Edzell Castle is a castle in Angus, Scotland. It is situated near Edzell, on the northern slopes of Binny Hill overlooking the valley of the White Esk. It was originally built as a fortified tower house in 1532 by John Erskine, Earl of Mar for local Lord George Gordon (c.1465-1540), and has since been remodeled several times; most notably by William Adam between 1723 and 1724. It owes its present appearance to Adam, arguably Scotland’s most important architect of the first half of the 18th century. He made it a house in two storeys and three bays. It is now a category A listed building.
The castle was sold by the Earls of Mar in 1921, and then passed through various hands until 2000 when it was bought by Jean-Marc Fournier, a Swiss businessman. The castle was renovated by architect Andrew McClelland and was sold on to another owner who later restored the adjacent village hall to create an artisan food shop/cafe. In June 2011 the Castle was again put up for sale with an asking price of £2 million ($3 million).
Glamis Castle was originally designed by Sir Robert Lorimer in 1913. It is now owned by The Earl Of Strathmore and Kinghorne who are also known as The Duke Of Fife, HRH Princess Alexandra.
Glamis Castle (formerly Glammis Castle) is located near Forfar, Scotland and is known for its historic significance as well as its appearance in Bram Stoker’s novel Dracula which was published in 1897. It’s one of the most famous castles in Scotland.
Glamis Castle was built on an area of about 50 acres and it has been owned by the Earls of Strathmore for over 700 years. The castle overlooks a moat which is about 1/3 of a mile wide and has a steep earth bank on either side. The total length of the castle is about 360 meters and it also has a large courtyard, battlements, secret passages hidden stairways, secret rooms, and stone vaulted cellars.
Kinnaird Castle is the headquarters of the Clan Grant Society and is also used for weddings, corporate events and conferences. It was also previously a children’s home (closed in 2000) but has since been renovated after a massive campaign by Clan Grant activists to save it from demolition. The castle grounds also contain the Kinnaird Centre, a visitor centre displaying Gaelic history artefacts.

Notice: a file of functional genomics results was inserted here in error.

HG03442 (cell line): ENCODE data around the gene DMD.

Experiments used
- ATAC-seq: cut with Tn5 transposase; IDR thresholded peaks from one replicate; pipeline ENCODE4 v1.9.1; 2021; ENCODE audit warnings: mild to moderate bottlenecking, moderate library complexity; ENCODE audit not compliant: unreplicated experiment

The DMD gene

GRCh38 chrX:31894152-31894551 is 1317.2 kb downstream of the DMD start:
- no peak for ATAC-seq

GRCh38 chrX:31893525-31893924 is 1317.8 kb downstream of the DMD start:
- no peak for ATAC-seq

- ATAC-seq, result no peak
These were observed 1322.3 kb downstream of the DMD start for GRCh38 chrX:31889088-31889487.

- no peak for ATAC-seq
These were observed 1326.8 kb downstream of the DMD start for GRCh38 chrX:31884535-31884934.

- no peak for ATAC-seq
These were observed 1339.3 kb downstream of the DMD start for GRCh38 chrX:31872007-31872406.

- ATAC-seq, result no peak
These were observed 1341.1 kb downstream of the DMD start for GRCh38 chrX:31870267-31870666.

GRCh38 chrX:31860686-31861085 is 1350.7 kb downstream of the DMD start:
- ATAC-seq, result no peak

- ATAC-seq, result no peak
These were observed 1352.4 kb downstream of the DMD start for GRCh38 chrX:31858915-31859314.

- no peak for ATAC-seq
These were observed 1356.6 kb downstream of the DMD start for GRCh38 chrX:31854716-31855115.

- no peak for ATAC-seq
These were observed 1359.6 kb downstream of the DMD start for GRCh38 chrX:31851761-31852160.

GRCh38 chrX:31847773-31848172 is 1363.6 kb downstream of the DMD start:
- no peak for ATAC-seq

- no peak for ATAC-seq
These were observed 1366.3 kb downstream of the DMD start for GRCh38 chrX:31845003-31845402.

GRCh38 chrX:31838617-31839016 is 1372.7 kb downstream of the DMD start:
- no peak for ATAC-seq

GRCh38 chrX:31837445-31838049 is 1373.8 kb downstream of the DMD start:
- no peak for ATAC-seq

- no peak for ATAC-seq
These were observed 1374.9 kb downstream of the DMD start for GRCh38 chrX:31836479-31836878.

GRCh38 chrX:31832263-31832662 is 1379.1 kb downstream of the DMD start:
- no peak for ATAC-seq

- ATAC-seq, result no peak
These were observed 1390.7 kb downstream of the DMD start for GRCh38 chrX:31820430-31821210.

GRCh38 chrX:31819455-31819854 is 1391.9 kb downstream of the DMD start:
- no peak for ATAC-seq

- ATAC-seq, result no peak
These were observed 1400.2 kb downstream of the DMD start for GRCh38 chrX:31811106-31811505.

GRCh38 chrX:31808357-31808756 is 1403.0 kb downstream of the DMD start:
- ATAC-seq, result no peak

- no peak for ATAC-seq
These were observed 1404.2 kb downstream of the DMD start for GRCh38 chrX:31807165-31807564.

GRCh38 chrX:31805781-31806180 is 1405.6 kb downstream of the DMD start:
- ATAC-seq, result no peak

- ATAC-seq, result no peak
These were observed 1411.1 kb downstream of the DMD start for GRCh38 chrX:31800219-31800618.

The castle is reputedly haunted by several ghosts including that of a soldier who died falling from a turret during an army training exercise in the 18th century.
Kinnaird Castle is one of only two castles in Perthshire to have been a royal residence, the other being Aberdalgie Castle near Dunkeld.
Ballintore Castle is a castle on the Dargle River in County Louth, Ireland. It was constructed by Sir Walter de Ridlesford and Thomas Cusack in the early 15th century as part of an estate that extended from the river to the southern slope of Sliabh Aughty. The castle is built on a small rocky island that protrudes into the Dargle.
The name Ballintore means “town land by the weir” and it derives from Baile na Torc (townland of turf) and Baile Thoir (townland of weir).
It was a square building that was altered in 1867 to the design of John McNeill. The upper floor of the eastern tower contains some ogham stones inscribed in Latin with names such as Finnian, Foiritheach, and Indirce. Ogham inscriptions have been found on slabs built into the structure of the castle.
The property passed from Thomas Cusack to Walter St Lawrence, who then gave it to his younger brother Sir Christopher St Lawrence who was Bishop of Leighlin from 1455 to 1482. Cusack eventually regained the property along with Glascarrig Castle which had also been given to Christopher St Lawrence by Walter St Lawerence.
The Ballumbie Castle, a 14th-century tower house, was for many years the seat of the Munro of Ballumbie family. In 1491 Sir Alexander Munro of Foulis was granted permission to build a castle on his estate. This was done in revenge by King James IV against Alexander Forbes, Earl of March, who had sided with King Edward IV at the Battle of Sauchieburn and had been captured and imprisoned in Edinburgh Castle. Sir John Forbes’ son was killed at Sauchieburn and his estates seized by the Crown. The castle is situated west of Kirriemuir on what is now an elevated plateau just south east from Craig Monzie Farm. The ruins of the castle were left to gradually disintegrate until they collapsed in the 19th century. In 1902 Colonel John Munro Foulis, 28th of Newmore had the ruins cleared away and the stonework reused for dykes, etc. The Ballumbie Castle is a Scheduled monument.
The original castle was built as a rectangular towerhouse some time in the 1490s by Alexander Munro of Foulis, to whom James IV granted a charter confirming him in his possession of Ballumbie Castle and his other formerly forfeited lands. It was at this time that Alexander’s father made over his estates to him.